It was last May when the gabion project got underway and now a year later one of the finishing touches has been achieved. The wall itself was completed some time ago - the above photo shows but a section. The gabion wall was built after the land it is sited on had been cleared and raised. Originally the area sloped down rather alarmingly towards a small stream and was uncultivated. Now we have a clearly defined boundary and have reclaimed some land. The wall is is bigger than I envisaged and has looked rather grey and bleak during the winter. We had decided though to plant up the top with something green. Eventually the decision was made to go for sedums but we have been waiting for spring to order the sedums and then plant them. Preparation for planting began last Wednesday, when 'trays' of chicken wire lined with weed membrane were constructed to sit on top of the walls. Early on Friday morning 4 tons of top soil arrived, followed later on by a delivery of a special planting mix together with 99 sedums. As with all the best laid plans of mice and men, I had arranged to meet a friend for lunch and then had food shopping to do, so had to leave him to toil on his own. The above photo shows what the wall was looking like when I left the house. This is what I came home to :
Special planting mixture and 99 sedums all in place! It will take a while for it all to knit together and form a carpet, which will hopefully cloak not only the top of the wall but which will also then start to tumble down over the edge. However just that little bit of green has made a huge difference. Discussion on the rest of the area goes on and has proved to be rather a contentious issue. Himself seeing it as a car parking space whilst I see it as a planting place. After all there is only one driver in the household and we do have a garage. The debate goes on but in the meantime I have gained some extra planting space at the base of part of the wall. This has involved removing some of our sad mossy excuse for a lawn but no tears here.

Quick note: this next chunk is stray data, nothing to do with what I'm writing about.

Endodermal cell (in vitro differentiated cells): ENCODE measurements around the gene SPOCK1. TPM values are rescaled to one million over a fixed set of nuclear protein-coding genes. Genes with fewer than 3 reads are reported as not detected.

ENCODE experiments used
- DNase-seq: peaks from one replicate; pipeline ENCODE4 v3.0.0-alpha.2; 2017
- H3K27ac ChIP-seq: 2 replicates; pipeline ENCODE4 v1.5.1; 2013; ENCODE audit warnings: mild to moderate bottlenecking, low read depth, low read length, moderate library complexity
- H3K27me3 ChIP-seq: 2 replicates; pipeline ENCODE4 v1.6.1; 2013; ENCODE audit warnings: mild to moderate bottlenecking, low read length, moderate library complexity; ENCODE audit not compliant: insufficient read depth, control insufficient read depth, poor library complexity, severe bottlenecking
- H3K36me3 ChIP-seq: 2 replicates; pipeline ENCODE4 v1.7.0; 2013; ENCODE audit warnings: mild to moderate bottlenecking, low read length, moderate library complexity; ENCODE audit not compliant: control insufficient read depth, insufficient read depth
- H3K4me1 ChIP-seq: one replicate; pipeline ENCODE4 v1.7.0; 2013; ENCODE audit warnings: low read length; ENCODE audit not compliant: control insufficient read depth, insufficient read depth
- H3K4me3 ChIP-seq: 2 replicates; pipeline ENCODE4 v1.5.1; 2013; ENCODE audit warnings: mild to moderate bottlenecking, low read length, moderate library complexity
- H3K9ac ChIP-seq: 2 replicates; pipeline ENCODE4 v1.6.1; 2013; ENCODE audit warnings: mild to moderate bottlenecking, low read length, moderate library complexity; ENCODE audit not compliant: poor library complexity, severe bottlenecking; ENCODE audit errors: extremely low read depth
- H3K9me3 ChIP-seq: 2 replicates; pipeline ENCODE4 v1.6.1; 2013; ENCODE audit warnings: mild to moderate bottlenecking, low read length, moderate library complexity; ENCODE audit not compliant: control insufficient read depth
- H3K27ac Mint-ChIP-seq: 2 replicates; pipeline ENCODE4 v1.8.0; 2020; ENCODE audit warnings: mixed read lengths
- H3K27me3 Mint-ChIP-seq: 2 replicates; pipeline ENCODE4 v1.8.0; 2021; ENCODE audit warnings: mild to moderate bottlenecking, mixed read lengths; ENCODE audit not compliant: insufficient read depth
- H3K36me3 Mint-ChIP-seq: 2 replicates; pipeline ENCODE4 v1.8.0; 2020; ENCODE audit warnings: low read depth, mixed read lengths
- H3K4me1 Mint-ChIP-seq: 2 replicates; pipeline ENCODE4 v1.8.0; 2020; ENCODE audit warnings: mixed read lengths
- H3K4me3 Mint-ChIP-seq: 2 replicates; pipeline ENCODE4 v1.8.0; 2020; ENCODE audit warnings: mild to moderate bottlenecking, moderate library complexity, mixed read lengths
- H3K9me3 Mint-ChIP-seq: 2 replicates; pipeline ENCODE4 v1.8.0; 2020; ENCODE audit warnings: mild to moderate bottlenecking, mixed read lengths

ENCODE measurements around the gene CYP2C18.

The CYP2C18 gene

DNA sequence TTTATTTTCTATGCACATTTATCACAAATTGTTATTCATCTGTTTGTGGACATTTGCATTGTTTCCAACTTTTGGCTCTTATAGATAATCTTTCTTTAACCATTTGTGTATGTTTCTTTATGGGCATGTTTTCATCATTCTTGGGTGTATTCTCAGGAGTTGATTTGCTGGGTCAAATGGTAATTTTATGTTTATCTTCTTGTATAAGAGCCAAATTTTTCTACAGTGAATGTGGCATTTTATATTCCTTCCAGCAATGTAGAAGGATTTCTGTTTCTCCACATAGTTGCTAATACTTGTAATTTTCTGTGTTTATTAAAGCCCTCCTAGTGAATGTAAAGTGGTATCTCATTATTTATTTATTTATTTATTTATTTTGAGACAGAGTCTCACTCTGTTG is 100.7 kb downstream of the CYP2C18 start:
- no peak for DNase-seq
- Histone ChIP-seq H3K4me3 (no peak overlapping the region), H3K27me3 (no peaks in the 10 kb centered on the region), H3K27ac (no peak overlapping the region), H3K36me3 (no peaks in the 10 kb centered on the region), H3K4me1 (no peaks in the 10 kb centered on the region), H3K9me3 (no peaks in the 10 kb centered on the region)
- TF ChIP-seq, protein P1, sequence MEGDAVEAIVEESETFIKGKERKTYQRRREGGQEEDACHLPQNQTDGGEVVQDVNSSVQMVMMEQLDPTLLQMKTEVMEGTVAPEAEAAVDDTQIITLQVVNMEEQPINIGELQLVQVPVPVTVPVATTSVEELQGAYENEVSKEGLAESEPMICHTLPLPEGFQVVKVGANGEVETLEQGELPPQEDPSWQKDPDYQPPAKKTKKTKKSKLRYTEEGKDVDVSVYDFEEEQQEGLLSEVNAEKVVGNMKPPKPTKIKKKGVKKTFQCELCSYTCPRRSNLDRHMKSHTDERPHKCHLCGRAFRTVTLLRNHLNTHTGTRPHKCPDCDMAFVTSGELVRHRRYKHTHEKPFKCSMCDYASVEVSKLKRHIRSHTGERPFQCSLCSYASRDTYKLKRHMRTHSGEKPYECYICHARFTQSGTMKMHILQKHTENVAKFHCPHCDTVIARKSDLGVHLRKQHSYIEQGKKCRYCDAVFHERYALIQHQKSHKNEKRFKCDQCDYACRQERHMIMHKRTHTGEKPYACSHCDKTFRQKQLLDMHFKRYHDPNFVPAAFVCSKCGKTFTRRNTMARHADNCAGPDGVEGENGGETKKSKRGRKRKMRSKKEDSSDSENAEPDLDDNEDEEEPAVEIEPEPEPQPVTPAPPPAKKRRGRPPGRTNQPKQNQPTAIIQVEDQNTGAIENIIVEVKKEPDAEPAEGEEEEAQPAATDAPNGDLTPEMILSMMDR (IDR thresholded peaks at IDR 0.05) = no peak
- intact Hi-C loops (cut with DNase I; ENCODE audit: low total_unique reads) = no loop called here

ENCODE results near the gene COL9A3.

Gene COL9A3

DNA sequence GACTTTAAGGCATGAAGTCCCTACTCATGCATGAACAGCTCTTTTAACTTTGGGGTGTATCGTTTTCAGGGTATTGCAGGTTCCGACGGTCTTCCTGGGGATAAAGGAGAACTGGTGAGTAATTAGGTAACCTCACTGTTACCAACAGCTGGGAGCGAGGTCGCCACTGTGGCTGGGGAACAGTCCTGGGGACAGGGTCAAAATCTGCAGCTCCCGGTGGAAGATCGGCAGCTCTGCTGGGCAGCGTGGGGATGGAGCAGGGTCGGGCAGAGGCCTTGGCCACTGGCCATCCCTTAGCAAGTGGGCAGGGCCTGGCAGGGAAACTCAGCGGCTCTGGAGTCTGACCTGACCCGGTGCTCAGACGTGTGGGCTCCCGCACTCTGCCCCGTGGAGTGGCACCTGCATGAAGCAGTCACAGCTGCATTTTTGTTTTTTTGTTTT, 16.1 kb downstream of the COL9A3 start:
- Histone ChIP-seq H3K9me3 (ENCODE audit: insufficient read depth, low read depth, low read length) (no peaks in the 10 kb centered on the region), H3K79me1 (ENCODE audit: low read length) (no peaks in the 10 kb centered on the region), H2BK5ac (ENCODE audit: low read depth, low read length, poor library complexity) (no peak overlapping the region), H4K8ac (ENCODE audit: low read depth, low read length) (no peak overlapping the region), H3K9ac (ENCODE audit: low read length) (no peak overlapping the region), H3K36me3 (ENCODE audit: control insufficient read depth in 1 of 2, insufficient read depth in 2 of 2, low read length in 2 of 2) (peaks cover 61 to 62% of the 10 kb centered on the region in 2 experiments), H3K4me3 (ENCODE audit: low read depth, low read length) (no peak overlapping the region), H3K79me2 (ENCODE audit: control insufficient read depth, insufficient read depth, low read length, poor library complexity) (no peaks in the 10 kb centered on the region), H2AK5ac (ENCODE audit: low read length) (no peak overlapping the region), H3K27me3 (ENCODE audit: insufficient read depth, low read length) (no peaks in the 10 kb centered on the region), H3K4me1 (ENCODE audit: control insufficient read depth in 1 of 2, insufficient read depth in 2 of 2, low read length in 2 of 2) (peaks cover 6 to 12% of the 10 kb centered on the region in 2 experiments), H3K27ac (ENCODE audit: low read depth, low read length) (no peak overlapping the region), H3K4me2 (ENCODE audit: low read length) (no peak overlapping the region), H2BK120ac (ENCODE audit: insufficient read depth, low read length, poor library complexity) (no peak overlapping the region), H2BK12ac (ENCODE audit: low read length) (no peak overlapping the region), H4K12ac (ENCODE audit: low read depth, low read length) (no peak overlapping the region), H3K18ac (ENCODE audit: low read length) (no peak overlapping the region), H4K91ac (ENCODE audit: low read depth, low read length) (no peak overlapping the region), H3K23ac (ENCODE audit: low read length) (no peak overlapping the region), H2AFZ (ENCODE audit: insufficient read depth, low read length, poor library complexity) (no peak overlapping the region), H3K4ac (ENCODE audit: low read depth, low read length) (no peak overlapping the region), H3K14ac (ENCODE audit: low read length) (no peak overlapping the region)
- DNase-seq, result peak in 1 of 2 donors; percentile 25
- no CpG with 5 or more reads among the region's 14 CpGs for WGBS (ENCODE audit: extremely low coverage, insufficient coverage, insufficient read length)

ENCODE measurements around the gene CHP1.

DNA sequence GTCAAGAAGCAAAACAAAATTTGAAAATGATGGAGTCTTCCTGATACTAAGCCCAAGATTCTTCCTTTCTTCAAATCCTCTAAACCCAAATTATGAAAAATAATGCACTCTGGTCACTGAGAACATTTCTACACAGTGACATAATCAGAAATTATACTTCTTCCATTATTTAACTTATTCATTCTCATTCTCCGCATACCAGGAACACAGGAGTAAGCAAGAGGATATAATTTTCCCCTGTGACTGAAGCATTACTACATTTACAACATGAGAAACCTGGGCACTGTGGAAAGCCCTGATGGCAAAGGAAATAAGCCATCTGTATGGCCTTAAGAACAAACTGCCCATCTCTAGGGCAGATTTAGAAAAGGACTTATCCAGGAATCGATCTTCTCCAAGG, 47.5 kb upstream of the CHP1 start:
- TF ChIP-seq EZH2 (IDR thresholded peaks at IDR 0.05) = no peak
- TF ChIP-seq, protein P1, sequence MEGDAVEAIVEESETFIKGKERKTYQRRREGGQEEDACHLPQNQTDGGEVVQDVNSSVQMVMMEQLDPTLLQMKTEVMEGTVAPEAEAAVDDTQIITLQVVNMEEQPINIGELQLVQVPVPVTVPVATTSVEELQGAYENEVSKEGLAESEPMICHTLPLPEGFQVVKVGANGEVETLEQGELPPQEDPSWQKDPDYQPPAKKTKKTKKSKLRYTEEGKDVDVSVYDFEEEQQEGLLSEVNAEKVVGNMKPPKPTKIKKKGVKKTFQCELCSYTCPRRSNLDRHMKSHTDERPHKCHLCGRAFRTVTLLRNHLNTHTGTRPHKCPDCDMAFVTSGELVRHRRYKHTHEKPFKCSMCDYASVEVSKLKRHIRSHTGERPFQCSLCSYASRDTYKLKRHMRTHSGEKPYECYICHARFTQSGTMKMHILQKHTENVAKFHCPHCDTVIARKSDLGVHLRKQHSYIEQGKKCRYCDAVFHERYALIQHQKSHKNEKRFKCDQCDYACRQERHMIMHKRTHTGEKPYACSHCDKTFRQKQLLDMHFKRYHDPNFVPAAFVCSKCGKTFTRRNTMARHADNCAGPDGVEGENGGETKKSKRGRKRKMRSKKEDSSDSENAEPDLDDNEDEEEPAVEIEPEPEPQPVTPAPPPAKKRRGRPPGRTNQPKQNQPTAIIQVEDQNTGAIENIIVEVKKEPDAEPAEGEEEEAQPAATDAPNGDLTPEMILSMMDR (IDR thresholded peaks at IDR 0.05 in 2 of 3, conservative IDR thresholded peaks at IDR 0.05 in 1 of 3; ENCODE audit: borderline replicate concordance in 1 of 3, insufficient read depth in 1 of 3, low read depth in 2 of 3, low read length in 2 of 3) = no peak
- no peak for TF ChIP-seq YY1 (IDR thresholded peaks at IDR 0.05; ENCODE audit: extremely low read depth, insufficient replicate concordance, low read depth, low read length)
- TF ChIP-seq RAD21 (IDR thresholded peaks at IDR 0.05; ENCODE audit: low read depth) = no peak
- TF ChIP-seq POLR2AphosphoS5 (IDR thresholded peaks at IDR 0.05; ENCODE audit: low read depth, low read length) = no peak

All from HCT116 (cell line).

In the evening himself sat down to a well deserved pint then he started to worry. "What if a bird takes a fancy to the sedum for nesting material and flies off with it in its beak?" he asked. I was not able to reassure him that there was no likelihood of this. Then the wind started to rise with a vengeance and as the night wore on he envisaged the sedums flying off into the stratosphere. My idea of hairpins to keep them in place was scorned so I suggested that perhaps he should mount an overnight vigil. Needless to say he did not and needless to say that when we did a sedum count come morning all 99 were present and correct.